Tap and Bottled Water Is Laced With Toxins—I Found Something Better
From the moment I woke up to the sheer volume of harmful, endocrine-disrupting chemicals lurking in my clothing, food, and home, I’ve been on a vendetta to upgrade the biggest culprits I use every day. I’ve swapped my non-stick pan with a ceramic-coated Caraway, my Swiffer for a Dupray steam mop, and my plastic Tupperware for Pyrex.
My latest installment: the Big Berkey Water Filter. Considering the water in Los Angeles sucks (at least, in comparison to my native Oregon), and bottled water is expensive (plus, plastic bottles may tank your testosterone) upgrading to a quality gravity-fed water filter has been top of mind.
According to preppers, outdoor enthusiasts, and the health-conscious alike, the Berkey is the holy grail of filtration systems. So I figured, why not get the scoop? Is it worth the money? I used a Berkey for two months to find out.
What’s Not So Good About the Berkey Water Filter?
Not NSF/ANSI certified
The biggest issue with the Big Berkey? It’s not NSF/ANSI certified—the gold standard for water filter quality. Berkey claims its filters can remove far more contaminants than competitor water filters which are NSF/ANSI certified. Yet, Berkey’s testing is done through a third-party, so we can’t be sure how accurate the test results actually are.
My thoughts: I’m using the Berkey to filter tap water which is already safe (by government standards). Whatever edge the Berkey can provide in filtering my water is much better than no edge, but that NSF/ANSI stamp of approval would go a long way for my peace of mind.
It’s a total pain in the ass to set up
I’m not going to lie, the first time we tried setting up our Big Berkey was not successful. The setup process doesn’t appear complicated. You basically have to prime the two Black Berkey Elements by filtering water directly through the sink into each filter until water is beading out of the sides. From there, you screw the elements into place, then stack the tanks. Fill with water, et voila.
Unfortunately, we got caught up on the first step: priming the filters. I’ll spare you the details, but it turned out the sink we were attempting to prime the filters on wasn’t quite the right size, so we couldn’t get the water to actually feed through the filter. After watching several homemade YouTube videos and multiple failed attempts we tried the bathroom sink—which worked like a charm. Needless to say, prepare yourself for a little resistance.
Water isn’t cold
The Berkey does nothing to insulate your water or keep it cold. And if you’re thinking “Just add ice cubes”, think again. Using ice cubes straight out of a fridge dispenser is the same as mixing unfiltered water with Berkey water—what’s the point? Unless you go through the annoying process of filling ice cube trays with water from your Berkey, you’re basically SOL. Of course, I didn’t think of any of this until my Berkey arrived on my doorstep.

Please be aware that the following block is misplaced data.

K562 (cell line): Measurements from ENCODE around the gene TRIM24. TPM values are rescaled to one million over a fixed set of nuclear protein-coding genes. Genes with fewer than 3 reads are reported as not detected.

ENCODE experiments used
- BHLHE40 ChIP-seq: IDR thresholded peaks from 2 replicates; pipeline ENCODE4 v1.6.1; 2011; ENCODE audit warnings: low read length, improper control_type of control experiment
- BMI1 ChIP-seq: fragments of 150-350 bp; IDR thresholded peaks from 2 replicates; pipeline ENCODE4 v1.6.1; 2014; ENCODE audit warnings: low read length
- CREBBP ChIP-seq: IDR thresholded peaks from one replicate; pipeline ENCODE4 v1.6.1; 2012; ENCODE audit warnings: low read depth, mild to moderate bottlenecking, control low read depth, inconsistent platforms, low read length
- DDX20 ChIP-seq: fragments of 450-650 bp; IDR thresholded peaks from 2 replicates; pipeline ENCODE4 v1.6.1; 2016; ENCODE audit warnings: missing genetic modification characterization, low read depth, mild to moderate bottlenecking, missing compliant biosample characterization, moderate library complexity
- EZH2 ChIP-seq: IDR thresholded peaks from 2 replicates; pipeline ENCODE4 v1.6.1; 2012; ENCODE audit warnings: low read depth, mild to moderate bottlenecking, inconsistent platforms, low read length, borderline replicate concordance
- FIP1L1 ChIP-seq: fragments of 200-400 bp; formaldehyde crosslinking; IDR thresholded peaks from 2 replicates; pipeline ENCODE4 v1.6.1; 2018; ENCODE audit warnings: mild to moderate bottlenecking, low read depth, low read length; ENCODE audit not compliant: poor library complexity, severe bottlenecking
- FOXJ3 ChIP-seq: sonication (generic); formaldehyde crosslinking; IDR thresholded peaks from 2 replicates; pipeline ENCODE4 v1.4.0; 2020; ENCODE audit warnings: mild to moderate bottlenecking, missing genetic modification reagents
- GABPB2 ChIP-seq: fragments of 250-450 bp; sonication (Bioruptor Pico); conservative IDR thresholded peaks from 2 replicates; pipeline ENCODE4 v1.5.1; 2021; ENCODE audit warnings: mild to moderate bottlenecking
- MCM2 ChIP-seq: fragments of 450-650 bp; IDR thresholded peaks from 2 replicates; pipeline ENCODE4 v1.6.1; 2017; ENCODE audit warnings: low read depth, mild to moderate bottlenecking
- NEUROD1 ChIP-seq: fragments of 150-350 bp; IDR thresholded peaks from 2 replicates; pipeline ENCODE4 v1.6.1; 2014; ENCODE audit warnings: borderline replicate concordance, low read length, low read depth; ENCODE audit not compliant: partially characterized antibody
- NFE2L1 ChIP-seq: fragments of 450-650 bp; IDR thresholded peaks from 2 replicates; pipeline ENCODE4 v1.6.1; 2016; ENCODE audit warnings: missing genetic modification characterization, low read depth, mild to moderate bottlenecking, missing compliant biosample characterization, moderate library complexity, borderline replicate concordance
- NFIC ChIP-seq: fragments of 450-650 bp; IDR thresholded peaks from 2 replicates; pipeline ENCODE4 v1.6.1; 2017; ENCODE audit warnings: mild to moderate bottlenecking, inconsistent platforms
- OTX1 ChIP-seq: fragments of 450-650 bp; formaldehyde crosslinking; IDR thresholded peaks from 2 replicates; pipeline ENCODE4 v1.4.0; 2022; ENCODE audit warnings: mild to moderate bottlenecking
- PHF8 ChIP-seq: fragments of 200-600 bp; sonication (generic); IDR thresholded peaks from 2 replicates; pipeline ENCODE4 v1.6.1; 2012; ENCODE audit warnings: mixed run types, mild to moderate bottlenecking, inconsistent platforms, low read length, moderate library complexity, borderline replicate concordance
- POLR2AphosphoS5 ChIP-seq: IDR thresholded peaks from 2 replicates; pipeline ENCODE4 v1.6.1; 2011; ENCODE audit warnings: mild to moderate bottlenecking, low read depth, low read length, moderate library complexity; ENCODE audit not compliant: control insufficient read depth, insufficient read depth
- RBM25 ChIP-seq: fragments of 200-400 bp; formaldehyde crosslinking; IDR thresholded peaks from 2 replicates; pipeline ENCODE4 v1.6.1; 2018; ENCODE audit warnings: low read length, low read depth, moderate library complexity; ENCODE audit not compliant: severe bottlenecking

My simple solution to this problem is pouring the filtered water into a pitcher that I keep in the fridge. From there, I pour the cold water into my 40-ounce Stanley tumbler (yes, I’m one of those girls) where it stays perfectly chilled for hours on end.
Compared to your average Brita, the Berkey ain’t cheap. However, it falls in line with other gravity-fed water filters that offer a similar level of filtering and goes miles beyond your run-of-the-mill fridge filter.
I did the math and the entire Big Berkey system I bought on Amazon (for $384) comes down to roughly $0.06 cents per gallon of filtered water. Six cents a day? That’s smaller than pocket change these days and a hell of a lot cheaper than bottled water. Plus, once I swap the current filters out with replacements ($166 bucks a pop) that’ll bring my water down to around $0.03 a gallon.
The Bottom Line
If you’re looking to filter tap, well, or running water through a rigorous filtration process that removes hundreds of toxins, the Big Berkey Water Filter is one of the best you can buy. It doesn’t require installation, and the set up process is relatively painless—making it great for travel, hiking, or camping and convenient for home use. However, if you want a water filter with the NSF/ANSI stamp of approval, this isn’t the filter for you.